For thousands of years humans have wanted to know what the future has in store. The ancient Greeks had their stories about powerful Oracles that could divine what was to come. Fortunetellers have plied their trade throughout the centuries to kings, noblemen and the common folk alike.
Everyone wants to know what will happen tomorrow and the day after. Bookkeepers and accountants are no different. However, we have a certain advantage most folk don’t have: we use the data and numbers from today to predict what will happen tomorrow. This helps our clients better plan for their growth, or to hunker down and pass through choppy financial waters.
As the year draws to a close, let’s try to augur some of the future from the patterns and trends happening today in cloud accounting, machine learning, multiple generations in the workforce, and the progression of fast-moving technology.
What will 2018 have in store for us?
1. Smarter Software Cloud accounting software, or online accounting/bookkeeping services (whichever term you prefer) are taking hold in our day-to-day workload. Whichever service you use, you are using it to automate tasks, improve your work processes or build better value for your clients and their needs. The latest wave of automation is vast and has the potential to redefine our work lives faster than most people realize. There’s no shortage of dire predictions, like the one that 69 million US jobs are about to be made redundant by smarter software. Even Stephen Hawking has sounded an alarm about paying attention to how smart machine learning is getting. But for every dark prediction there’s one talking about how many new jobs will be created. For bookkeepers and accountants providing a service, you need to take advantage of these new advances and incorporate them into your practice. Your tools are going to only get better and help you achieve more. Five years from today, the average cloud accounting software package will start to resemble a smartphone in number of intuitive features. It will give you a powerful advantage to get more work done and faster than ever.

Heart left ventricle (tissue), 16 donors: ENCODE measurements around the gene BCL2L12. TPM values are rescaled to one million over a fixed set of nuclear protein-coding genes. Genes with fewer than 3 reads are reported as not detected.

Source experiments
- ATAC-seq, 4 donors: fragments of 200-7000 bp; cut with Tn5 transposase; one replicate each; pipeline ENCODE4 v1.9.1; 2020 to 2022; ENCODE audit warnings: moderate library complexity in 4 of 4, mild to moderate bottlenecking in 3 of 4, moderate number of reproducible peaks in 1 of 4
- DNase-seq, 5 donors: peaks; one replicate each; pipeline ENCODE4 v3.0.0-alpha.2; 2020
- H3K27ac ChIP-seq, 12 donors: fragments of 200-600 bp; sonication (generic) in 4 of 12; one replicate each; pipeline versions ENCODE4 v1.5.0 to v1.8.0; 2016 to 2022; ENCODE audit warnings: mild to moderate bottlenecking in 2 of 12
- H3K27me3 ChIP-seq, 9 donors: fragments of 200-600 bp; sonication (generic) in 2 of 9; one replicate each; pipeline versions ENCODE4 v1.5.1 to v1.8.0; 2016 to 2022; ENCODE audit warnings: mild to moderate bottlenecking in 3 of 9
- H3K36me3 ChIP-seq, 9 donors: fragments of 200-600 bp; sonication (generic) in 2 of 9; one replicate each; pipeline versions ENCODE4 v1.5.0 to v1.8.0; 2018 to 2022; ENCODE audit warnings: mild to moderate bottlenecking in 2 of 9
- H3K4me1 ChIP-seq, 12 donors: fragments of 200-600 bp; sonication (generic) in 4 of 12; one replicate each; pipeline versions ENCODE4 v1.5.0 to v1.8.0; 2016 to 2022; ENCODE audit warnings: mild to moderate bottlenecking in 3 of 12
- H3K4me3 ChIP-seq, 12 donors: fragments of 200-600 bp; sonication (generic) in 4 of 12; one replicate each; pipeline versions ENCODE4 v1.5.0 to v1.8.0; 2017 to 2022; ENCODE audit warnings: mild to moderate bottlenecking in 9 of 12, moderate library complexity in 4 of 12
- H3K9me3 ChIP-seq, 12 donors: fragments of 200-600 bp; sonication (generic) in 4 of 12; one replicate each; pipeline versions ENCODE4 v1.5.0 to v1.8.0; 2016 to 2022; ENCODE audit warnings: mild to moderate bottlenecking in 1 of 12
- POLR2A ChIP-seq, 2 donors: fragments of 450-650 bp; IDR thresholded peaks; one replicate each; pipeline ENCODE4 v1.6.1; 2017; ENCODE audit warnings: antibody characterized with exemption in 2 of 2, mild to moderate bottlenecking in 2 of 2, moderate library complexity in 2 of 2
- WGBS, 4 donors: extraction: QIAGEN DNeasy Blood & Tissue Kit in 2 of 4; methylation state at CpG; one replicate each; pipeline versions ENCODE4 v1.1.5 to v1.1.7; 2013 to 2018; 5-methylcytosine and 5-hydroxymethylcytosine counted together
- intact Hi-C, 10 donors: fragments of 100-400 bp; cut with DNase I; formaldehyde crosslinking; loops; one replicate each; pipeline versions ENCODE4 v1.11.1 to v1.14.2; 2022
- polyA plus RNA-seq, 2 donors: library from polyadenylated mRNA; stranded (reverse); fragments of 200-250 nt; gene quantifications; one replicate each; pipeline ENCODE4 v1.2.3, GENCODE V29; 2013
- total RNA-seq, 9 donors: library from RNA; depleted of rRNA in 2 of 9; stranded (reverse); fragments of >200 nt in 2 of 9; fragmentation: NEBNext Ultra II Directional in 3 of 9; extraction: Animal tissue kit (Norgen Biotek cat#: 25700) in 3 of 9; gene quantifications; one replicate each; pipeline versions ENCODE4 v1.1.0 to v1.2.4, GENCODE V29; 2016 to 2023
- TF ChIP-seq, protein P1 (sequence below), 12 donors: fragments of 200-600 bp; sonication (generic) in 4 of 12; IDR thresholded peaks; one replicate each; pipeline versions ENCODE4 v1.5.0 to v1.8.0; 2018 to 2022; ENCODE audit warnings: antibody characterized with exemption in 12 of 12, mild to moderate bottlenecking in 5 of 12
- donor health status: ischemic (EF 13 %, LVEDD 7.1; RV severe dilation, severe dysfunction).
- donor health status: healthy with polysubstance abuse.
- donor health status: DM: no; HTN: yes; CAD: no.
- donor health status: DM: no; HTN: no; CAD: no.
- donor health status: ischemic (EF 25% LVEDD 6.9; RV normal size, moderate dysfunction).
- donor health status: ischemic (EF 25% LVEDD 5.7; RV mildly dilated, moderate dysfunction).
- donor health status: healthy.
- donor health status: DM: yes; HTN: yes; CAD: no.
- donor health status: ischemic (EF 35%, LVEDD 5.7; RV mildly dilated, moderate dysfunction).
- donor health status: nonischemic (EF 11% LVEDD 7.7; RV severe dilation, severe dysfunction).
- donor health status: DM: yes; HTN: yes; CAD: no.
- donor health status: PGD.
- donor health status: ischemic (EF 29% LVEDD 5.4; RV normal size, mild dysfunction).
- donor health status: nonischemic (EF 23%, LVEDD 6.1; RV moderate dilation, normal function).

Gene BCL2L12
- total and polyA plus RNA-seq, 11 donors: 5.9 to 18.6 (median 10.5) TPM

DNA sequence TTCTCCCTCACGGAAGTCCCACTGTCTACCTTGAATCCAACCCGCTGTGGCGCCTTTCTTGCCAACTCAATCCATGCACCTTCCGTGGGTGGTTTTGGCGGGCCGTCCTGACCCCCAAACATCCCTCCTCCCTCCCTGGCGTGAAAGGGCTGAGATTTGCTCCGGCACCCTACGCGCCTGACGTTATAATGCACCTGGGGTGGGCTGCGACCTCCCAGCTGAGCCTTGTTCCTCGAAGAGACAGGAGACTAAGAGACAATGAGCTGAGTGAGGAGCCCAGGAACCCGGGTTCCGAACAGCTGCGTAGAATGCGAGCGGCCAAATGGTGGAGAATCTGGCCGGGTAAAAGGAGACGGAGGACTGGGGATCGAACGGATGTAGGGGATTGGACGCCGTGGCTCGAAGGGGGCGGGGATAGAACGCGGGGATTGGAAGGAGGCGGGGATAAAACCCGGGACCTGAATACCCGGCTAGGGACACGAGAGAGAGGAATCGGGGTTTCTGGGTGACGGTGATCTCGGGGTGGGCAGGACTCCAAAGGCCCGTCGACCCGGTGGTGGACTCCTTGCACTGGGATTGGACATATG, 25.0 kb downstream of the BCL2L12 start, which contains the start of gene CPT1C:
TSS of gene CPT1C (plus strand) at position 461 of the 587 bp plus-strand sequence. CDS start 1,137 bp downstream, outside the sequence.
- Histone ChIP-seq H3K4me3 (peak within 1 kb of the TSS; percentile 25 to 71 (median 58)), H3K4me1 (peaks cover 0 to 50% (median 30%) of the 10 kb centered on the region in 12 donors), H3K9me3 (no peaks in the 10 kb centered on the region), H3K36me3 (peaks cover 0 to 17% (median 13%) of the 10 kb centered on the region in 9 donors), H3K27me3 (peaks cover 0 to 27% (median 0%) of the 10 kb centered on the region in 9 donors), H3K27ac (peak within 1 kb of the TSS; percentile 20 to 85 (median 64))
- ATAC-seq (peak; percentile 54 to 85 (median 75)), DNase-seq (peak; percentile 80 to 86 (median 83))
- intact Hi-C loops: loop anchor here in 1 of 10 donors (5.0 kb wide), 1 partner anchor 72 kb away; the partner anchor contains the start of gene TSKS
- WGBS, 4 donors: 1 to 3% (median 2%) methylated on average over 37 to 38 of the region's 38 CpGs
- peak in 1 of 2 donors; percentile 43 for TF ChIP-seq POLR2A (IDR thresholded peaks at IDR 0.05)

2. A Deeper Client Partnership The way that bookkeeping and accounting got done a generation ago is nearly over. The software that makes it easier than ever to generate invoices, reconcile statements and download banking transactions are forcing the role of the traditional accountant to evolve. Today and well into the future, the financial expert that can offer strategic personalized advice will be in demand. If you’re providing only a number crunching service, your options will start to shrink. Look for the ways to become more of a strategic partner with your clients. For those of you familiar with the world of websites, a good analogy is the role of a website developer to that of a SEO (search engine optimization) strategist. As website software got better, Wordpress and other web platforms reduced the dependence on needing web developers. At the same time, the importance of having your website appear in search engine results grew. Today, top SEOs are seen as online strategy consultants. In the world of tomorrow, the smart businesses will be the ones using the specialized knowledge base of financial experts to grow their companies. Cultivate those client relationships and the dividends will materialize down the path.